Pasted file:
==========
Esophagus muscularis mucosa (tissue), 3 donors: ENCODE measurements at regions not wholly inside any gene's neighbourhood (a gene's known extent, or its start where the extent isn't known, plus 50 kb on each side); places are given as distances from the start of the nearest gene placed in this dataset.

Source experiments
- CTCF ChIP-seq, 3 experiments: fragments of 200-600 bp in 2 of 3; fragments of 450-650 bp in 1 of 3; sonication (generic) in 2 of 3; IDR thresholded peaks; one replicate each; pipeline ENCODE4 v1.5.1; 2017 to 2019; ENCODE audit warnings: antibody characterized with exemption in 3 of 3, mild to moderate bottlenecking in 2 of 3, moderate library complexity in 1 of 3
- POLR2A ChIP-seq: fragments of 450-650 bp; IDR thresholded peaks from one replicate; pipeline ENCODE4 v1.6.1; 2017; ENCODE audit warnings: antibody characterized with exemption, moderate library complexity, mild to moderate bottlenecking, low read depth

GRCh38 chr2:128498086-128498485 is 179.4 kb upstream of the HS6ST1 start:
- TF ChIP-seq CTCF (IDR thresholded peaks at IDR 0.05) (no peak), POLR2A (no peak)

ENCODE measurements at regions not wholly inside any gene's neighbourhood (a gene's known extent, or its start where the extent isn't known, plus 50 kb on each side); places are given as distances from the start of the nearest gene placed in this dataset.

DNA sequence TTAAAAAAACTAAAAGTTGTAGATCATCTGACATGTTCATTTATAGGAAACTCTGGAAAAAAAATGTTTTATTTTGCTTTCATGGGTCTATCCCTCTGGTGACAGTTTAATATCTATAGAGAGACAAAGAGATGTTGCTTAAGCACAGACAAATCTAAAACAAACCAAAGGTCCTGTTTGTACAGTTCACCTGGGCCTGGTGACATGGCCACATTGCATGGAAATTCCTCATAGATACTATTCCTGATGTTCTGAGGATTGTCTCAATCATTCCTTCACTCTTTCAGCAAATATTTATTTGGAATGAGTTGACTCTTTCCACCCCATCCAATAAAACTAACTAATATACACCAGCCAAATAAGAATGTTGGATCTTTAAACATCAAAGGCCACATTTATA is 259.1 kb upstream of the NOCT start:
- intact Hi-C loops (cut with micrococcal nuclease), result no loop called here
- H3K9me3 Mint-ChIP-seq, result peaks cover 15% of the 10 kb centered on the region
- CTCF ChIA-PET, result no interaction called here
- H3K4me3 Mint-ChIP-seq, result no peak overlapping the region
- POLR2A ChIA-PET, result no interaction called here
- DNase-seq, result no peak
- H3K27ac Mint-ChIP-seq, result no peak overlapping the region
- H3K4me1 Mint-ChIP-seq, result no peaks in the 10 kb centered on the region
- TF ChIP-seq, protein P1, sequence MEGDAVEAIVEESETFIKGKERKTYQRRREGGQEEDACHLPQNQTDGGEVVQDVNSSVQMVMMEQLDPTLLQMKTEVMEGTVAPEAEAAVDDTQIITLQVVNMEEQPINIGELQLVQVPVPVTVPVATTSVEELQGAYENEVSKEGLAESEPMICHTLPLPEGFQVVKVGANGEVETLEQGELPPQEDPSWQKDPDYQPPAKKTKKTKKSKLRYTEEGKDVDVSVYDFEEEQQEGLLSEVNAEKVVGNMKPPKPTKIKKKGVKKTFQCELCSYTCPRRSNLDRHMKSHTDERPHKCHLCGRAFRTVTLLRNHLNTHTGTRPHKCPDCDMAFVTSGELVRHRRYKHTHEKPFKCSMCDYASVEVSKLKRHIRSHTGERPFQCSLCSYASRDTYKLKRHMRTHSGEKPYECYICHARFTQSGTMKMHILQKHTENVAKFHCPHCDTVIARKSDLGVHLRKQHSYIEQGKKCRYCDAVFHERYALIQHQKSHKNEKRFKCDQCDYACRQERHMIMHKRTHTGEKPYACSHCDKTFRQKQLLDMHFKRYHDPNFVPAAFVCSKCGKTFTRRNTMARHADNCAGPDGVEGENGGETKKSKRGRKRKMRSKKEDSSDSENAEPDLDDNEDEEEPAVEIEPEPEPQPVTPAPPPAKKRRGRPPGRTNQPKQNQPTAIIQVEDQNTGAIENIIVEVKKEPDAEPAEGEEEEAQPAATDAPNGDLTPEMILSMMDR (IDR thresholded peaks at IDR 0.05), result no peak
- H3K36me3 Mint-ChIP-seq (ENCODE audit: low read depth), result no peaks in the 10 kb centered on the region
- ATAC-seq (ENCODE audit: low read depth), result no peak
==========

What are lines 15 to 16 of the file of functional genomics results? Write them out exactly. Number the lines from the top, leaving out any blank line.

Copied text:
- H3K27ac Mint-ChIP-seq, result no peak overlapping the region
- H3K4me1 Mint-ChIP-seq, result no peaks in the 10 kb centered on the region